If your information about angel investing comes from high profile investing celebrities, you may think that being an angel investor requires you to be a “self made business expert worth millions.”
In fact, there are many more angels than you might think based on TV shows – and they can invest effectively with a lot less than a million dollars.
To be an angel, you need to qualify as an accredited investor, defined by the SEC as $1 million of net worth or annual income over $200,000. (I’m simplifying – the real definition is a bit more complex – but it gives you the idea.) You don’t have to own a professional sports team, or pass an exam. The national Angel Capital Association estimates there are over 4 million people in the US who fit the definition based on wealth.
And you don’t need millions of investable dollars to invest sensibly. Consider the investing activity of angels in a VentureSouth group. The minimum investment if a member chooses to participate in any investment opportunity is $5,000. (And there is never any obligation to invest at all if you don’t like the companies you see.)
Our members have written just over 1,000 separate investment checks across our entire portfolio. Many members invest at this $5,000 minimum: we have had 348 investment checks of $5,000. The median size of an individual investment is slightly higher, at $10,000 (another 341 checks), and the average slightly higher still, at $12,658 – because some investors write larger checks.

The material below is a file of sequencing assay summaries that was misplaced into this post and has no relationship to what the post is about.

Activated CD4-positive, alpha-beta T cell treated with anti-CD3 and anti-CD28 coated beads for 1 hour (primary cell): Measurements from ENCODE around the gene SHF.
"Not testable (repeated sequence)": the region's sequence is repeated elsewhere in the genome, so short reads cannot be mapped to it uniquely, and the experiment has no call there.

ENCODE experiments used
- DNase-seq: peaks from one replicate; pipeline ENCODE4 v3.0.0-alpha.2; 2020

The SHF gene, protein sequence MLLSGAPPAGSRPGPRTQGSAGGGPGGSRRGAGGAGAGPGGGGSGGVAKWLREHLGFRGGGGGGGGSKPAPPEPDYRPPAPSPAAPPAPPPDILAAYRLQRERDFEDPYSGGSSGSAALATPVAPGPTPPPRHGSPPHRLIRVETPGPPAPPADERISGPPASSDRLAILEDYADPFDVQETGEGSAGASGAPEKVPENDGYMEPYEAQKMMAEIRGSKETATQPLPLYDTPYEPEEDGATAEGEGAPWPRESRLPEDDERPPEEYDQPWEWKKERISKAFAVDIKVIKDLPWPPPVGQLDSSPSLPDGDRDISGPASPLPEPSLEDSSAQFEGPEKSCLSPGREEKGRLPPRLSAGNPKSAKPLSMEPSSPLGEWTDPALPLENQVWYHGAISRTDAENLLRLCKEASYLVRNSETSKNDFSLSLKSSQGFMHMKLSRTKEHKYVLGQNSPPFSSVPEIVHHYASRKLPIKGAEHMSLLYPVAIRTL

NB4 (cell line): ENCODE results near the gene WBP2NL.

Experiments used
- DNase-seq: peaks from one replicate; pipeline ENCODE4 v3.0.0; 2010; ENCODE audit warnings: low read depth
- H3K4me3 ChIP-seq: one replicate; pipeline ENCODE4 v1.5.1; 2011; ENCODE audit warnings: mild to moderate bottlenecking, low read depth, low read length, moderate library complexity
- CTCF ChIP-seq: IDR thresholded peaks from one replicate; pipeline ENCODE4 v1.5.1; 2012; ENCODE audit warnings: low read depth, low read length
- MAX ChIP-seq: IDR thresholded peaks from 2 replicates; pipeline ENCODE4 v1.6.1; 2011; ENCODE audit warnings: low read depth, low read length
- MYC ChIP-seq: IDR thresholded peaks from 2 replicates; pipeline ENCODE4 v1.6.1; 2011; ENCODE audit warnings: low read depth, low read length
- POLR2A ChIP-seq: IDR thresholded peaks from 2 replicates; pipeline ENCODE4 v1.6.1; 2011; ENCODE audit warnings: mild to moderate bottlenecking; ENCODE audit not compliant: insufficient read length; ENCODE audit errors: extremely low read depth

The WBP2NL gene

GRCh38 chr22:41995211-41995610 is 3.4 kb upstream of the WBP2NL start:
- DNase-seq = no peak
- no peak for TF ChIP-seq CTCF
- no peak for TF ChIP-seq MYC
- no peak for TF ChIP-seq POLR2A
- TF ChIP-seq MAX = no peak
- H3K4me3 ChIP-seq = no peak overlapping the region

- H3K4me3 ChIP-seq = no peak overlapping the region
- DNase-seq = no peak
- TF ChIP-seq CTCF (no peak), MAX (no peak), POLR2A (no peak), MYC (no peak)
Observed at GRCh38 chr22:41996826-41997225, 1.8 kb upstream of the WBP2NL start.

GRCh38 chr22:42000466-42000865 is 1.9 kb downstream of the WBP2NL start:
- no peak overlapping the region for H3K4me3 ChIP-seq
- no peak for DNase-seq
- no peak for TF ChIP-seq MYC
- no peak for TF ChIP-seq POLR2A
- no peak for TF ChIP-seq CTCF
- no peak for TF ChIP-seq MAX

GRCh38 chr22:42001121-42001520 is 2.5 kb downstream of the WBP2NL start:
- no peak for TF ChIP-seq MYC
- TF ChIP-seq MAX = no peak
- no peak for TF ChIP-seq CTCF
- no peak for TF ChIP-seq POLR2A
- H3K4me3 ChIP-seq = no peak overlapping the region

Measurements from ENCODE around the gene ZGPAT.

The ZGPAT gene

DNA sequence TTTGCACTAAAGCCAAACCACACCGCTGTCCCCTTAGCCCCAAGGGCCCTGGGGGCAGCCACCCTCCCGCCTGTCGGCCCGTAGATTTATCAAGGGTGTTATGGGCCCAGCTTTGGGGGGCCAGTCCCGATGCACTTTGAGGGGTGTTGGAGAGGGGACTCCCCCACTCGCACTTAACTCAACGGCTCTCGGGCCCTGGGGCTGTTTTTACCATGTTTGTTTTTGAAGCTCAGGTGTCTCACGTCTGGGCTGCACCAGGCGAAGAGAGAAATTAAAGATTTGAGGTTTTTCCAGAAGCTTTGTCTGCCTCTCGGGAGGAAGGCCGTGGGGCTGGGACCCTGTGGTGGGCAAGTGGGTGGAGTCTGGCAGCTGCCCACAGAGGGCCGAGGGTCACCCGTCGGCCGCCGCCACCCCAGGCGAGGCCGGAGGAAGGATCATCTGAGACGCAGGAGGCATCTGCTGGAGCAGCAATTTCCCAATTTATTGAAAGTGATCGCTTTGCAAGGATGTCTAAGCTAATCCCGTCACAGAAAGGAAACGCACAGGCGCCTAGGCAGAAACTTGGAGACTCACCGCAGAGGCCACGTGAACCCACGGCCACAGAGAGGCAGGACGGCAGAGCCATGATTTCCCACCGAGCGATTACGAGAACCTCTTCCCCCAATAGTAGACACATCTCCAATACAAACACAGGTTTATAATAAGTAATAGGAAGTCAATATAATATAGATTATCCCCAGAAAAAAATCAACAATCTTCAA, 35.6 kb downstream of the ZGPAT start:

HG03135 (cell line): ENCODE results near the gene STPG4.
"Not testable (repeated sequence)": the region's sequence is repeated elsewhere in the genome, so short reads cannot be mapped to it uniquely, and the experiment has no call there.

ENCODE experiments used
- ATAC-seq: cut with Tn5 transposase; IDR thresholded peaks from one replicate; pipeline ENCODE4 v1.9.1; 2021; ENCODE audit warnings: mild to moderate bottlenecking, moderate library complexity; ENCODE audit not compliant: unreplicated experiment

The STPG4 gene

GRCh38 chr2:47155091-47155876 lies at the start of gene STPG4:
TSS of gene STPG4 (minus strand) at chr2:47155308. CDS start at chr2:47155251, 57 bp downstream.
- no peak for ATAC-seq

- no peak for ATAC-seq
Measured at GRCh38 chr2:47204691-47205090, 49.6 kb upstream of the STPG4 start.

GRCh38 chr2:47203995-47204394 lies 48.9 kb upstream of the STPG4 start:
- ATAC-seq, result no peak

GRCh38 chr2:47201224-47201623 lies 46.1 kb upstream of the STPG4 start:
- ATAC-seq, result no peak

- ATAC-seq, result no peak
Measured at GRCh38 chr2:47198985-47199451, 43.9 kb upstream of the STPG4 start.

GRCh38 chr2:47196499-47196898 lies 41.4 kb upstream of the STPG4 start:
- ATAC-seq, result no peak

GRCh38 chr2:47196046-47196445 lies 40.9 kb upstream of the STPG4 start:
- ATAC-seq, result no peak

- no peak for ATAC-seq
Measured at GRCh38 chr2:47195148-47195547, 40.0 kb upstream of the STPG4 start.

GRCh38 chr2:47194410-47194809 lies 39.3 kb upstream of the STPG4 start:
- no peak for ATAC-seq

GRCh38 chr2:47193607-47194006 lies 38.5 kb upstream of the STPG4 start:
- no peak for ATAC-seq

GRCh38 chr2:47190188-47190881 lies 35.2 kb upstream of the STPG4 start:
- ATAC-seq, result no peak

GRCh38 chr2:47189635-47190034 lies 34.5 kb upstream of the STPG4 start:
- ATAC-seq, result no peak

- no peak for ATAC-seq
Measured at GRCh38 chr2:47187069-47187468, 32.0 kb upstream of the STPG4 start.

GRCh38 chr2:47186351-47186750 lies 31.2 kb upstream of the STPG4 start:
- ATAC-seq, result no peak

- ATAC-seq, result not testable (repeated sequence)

Any given angel investment is risky: most single investments lose money. It is only by having a diverse portfolio of “many small bets” that, on average, angel investing provides a positive return. (See our series on angel returns for much more on this.)
But how many is “many small”? Obviously the more the better, but general guidance suggests that 10-15 is sensible. (Some analyses and statistical work provides some support for this.) Let’s assume 15: 15 x $5,000 investments = $75,000. Not millions.
An even more efficient way to take “small bets” is to participate in our sidecar funds, like the Palmetto Angel Fund. Here, a minimum commitment was $50,000. This has been invested in 20 investments over the 2 year “investment life” of the fund – an average exposure per deal for an investor of $2,500 per investment – an extremely efficient way to take a large number of small bets.
So if you’re thinking about becoming an angel investor but don’t think you have enough in liquid assets to engage effectively in the asset class, perhaps knowing these investment levels will tempt you to learn more.